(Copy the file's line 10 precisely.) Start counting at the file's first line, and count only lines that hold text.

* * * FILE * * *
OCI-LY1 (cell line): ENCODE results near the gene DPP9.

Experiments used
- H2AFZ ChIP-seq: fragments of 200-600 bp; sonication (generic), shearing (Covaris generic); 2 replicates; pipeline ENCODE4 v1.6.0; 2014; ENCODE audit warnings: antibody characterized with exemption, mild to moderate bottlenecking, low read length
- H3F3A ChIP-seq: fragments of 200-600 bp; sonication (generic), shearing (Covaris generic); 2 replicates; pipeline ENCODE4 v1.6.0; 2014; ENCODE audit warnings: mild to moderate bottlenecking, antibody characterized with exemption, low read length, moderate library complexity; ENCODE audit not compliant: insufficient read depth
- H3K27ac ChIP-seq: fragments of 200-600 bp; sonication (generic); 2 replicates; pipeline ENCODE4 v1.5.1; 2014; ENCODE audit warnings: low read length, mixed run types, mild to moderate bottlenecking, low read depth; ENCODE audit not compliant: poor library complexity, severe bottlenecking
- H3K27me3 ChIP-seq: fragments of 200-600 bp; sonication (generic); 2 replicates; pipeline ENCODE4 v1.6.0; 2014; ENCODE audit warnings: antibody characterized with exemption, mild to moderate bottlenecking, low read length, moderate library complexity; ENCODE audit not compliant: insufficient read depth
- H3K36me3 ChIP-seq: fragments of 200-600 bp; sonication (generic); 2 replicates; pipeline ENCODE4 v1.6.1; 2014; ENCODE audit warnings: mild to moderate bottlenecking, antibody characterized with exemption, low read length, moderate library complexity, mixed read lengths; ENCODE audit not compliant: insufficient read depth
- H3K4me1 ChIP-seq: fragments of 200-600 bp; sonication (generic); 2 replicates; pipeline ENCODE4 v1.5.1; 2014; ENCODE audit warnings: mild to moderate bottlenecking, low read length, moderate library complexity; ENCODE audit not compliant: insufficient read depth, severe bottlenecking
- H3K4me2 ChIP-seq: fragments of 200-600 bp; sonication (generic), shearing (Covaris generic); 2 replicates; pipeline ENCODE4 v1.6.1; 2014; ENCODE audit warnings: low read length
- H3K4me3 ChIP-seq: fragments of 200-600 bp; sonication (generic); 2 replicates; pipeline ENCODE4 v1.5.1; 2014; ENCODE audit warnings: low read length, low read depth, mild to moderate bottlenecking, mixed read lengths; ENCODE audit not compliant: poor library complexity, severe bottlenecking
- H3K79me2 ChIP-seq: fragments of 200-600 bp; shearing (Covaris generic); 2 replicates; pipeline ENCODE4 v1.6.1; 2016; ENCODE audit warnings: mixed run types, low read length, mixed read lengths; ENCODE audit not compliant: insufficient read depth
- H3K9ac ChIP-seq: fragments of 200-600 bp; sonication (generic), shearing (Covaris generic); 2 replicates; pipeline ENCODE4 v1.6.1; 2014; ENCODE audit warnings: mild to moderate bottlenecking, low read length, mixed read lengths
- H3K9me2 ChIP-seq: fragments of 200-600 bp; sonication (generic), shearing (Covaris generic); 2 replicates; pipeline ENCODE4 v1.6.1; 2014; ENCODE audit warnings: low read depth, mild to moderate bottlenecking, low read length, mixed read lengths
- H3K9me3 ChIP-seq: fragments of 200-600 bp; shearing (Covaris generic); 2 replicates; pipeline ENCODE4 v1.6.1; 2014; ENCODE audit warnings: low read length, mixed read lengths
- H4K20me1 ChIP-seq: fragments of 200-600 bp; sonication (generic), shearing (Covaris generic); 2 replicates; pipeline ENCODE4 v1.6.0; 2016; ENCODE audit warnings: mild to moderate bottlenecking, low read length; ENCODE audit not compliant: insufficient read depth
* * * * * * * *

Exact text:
- H3K4me3 ChIP-seq: fragments of 200-600 bp; sonication (generic); 2 replicates; pipeline ENCODE4 v1.5.1; 2014; ENCODE audit warnings: low read length, low read depth, mild to moderate bottlenecking, mixed read lengths; ENCODE audit not compliant: poor library complexity, severe bottlenecking